Topeka Republican legislative leaders mustered majorities to push through a $777 million tax increase and a state budget that cuts funding to higher education and corrections before adjourning the 2013 session early Sunday morning.
The actions ended the session after 99 days of sometimes contentious wrangling within Republican majorities.
On the tax issue, the Legislature sent Gov. Sam Brownback a bill that would set the state sales tax at 6.15 percent instead of allowing the rate to fall to 5.7 percent on July 1, as was required by law when a temporary sales tax rate was enacted in 2010. The Senate approved the measure 24-13, and the House, 69-45.
The tax package, which received support only from Republicans, would also cut itemized deductions by half, reduce the standard deduction, and ratchet down income tax rates.
"It is an absolute tax cut," said Gov. Sam Brownback, who endorsed the plan. But after five years, the bill will increase taxes by $777 million, according to legislative staff.
Senate President Susan Wagle, R-Wichita, and House Speaker Ray Merrick, R-Stilwell, said the reductions in income tax rates would drive economic growth.
"People are going to look at this all over the nation," Wagle said.
But Democrats said raising sales taxes and lowering deductions to support income tax rate cuts shifted the tax burden onto low- and middle-income people to benefit the wealthy.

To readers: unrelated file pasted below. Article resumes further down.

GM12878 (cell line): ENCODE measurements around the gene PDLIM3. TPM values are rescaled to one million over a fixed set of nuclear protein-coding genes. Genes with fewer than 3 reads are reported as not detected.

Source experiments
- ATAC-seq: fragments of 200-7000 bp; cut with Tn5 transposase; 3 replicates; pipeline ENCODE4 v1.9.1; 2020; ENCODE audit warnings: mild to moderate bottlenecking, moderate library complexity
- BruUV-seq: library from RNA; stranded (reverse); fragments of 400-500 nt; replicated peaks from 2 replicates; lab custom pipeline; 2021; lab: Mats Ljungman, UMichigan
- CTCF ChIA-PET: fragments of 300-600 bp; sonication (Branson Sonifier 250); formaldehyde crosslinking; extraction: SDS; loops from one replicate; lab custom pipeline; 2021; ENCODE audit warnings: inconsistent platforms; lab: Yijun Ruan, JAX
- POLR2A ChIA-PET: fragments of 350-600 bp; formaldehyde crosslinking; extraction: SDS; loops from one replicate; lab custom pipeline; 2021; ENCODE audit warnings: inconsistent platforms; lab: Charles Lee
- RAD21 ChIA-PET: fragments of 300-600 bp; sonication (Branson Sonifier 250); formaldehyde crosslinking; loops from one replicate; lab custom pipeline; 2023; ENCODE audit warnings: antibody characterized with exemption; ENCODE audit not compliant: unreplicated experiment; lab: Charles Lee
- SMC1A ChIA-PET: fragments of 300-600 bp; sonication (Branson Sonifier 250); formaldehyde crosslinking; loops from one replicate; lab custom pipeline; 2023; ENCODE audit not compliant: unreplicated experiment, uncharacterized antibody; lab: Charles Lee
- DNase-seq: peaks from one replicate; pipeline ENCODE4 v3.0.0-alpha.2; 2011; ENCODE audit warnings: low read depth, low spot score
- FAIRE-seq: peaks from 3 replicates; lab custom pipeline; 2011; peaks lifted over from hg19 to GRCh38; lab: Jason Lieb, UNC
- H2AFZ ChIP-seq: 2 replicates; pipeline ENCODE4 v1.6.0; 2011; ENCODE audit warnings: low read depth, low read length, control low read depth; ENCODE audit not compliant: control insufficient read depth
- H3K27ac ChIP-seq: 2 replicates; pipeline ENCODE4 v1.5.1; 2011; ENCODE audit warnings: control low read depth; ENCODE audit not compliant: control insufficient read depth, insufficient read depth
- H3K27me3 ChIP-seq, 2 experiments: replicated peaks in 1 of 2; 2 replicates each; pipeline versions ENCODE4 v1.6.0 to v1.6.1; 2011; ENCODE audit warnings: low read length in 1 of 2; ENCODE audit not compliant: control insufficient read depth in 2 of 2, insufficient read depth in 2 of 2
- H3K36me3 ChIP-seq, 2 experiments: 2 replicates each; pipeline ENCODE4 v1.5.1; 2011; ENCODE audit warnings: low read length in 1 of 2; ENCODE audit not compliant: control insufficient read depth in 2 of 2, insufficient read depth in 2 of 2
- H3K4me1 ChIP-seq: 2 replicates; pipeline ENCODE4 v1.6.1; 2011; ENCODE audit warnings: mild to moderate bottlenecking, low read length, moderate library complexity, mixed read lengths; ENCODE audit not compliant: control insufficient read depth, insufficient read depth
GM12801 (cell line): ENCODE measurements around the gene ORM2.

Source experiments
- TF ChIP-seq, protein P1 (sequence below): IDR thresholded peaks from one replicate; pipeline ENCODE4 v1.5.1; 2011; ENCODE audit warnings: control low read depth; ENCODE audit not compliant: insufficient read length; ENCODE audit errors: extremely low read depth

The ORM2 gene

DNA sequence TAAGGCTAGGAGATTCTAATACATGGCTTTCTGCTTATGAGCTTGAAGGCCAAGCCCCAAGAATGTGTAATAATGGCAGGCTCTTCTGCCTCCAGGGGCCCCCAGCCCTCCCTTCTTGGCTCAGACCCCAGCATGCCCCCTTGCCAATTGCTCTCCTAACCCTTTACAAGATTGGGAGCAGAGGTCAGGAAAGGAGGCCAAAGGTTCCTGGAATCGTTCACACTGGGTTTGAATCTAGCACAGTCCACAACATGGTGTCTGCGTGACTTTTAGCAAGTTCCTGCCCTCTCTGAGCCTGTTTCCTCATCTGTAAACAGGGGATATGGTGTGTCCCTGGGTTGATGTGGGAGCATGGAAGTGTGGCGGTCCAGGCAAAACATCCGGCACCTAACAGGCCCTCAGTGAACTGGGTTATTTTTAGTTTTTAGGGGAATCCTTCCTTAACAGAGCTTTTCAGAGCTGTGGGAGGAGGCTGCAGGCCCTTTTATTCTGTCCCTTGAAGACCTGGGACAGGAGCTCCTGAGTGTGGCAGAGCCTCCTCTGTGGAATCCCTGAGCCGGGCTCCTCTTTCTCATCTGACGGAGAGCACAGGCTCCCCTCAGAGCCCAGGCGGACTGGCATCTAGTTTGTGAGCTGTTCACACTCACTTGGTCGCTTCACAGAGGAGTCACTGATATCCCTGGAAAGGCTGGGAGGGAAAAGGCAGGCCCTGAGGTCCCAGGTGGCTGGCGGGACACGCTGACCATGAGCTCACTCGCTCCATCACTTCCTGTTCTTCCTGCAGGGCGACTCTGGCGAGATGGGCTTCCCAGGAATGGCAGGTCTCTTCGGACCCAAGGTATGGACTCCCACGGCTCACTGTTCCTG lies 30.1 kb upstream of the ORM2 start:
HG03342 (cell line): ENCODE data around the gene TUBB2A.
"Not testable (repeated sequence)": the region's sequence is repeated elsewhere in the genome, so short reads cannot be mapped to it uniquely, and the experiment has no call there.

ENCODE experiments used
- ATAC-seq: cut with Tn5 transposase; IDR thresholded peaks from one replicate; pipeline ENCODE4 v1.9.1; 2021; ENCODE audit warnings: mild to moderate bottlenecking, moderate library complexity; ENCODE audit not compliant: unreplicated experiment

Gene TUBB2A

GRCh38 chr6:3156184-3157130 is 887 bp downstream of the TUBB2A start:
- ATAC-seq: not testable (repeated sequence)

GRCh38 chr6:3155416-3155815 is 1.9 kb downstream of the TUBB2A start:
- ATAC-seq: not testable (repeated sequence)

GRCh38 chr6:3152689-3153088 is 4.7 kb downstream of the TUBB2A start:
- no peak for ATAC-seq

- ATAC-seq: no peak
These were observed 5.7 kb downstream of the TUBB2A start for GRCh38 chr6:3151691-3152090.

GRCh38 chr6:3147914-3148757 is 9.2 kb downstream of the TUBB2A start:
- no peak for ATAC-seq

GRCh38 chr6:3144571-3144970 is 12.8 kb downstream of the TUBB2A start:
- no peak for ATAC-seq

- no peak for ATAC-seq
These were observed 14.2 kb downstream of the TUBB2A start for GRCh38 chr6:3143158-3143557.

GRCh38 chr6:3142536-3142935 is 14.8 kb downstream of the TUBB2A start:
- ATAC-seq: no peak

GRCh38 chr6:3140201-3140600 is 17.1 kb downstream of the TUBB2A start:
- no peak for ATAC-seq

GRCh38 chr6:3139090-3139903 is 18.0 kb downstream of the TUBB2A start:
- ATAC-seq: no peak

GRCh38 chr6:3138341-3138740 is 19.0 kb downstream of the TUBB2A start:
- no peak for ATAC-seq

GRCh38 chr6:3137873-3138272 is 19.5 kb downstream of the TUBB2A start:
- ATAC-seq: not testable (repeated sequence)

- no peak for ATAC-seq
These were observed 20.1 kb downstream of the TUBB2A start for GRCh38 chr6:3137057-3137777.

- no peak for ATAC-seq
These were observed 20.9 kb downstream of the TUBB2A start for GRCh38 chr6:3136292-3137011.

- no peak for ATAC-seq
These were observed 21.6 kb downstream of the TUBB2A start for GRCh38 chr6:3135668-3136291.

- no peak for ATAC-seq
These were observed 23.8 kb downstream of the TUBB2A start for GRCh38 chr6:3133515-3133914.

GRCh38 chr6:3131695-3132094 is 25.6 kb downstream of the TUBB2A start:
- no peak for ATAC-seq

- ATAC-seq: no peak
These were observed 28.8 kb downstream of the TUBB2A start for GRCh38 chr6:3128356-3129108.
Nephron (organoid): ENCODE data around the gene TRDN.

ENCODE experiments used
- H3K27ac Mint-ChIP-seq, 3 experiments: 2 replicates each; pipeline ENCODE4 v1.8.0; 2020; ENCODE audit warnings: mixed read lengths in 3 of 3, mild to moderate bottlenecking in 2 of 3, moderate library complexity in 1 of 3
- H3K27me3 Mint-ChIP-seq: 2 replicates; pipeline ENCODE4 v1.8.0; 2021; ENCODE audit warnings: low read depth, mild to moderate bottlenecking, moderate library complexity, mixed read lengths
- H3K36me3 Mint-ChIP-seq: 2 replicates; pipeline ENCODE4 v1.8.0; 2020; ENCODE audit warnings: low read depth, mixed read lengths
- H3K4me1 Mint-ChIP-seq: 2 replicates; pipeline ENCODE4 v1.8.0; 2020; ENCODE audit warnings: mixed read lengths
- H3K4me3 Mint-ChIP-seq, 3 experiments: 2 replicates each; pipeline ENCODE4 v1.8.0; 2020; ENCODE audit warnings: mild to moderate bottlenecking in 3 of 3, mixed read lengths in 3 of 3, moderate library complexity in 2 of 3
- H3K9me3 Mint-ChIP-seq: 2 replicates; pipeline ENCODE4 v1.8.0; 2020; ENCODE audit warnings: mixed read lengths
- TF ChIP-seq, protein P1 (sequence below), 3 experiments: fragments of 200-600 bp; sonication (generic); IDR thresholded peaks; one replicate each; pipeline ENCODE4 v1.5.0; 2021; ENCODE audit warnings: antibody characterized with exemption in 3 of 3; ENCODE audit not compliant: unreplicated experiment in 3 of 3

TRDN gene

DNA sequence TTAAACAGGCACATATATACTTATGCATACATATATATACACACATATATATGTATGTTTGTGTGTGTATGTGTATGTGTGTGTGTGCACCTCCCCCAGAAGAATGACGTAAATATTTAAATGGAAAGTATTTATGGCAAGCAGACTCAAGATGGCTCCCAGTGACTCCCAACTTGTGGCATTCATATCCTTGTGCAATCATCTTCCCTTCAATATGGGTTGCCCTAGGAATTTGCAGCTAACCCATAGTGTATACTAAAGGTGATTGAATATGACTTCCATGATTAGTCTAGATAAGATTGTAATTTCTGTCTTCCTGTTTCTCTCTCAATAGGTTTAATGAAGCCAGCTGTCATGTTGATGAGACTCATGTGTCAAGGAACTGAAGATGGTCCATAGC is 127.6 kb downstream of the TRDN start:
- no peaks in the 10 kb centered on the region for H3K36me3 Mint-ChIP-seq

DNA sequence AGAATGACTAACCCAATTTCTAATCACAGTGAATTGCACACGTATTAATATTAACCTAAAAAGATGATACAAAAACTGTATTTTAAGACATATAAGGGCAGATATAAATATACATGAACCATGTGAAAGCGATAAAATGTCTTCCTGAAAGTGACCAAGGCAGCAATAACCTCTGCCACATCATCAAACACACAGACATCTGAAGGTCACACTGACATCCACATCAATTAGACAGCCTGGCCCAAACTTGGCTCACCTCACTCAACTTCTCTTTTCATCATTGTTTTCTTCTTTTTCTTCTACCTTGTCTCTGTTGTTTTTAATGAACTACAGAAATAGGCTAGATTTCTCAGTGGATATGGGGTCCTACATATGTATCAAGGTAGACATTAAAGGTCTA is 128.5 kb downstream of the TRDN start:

Some legislators said not allowing the sales tax to drop to 5.7 percent represented a broken promise to Kansans.
Under the tax bill, charitable contributions will still be an allowed deduction.
The standard deduction would be cut from $9,000 to $5,500 for head of household and $7,500 for married, filing jointly. The plan would reduce over five years the top income tax rate from 4.9 percent to 3.9 percent, and the bottom rate from 3 percent to 2.3 percent. After 2018, state revenue growth over 2 percent would go toward further income tax rate reductions.
On the budget, the measure called for cutting higher education by approximately $66 million over two years. The plan included a 1.5 percent across-the-board cut for each of the next two years, and a cap on salary expenses.
And for the next school year, the budget provides flat funding for public schools despite a court ruling that says the Legislature should increase school funding by approximately $500 million. The state has appealed that decision to the Kansas Supreme Court.
The state budget received the minimum required 63 votes in the House after Speaker Merrick kept the roll open for about 20 minutes and six Republicans switched from voting against the budget to voting for it. No Democrats voted for it. In the Senate, the budget got the minimum required 21 votes, again with only Republican support.
Some legislators criticized the budget for cutting $6 million from the Kansas Deparmentt of Corrections. State Sen. Greg Smith, R-Overland Park, said the cut would make Kansans less safe. "We are putting people's lives in jeopardy with this budget," Smith said.
During the budget debate, one of the major disputes was over a plan by the Brownback administration to place the long-term care of those with developmental disabilities under KanCare, the state's new Medicaid program that is administered by for-profit companies.
Many parents of children with developmental disabilities have opposed that move, saying they believe the assistance their children receive will suffer under KanCare.
Advocates for those with developmental disabilities wanted to "carve out" long-term care services from KanCare, but GOP leaders wouldn't allow that in the budget.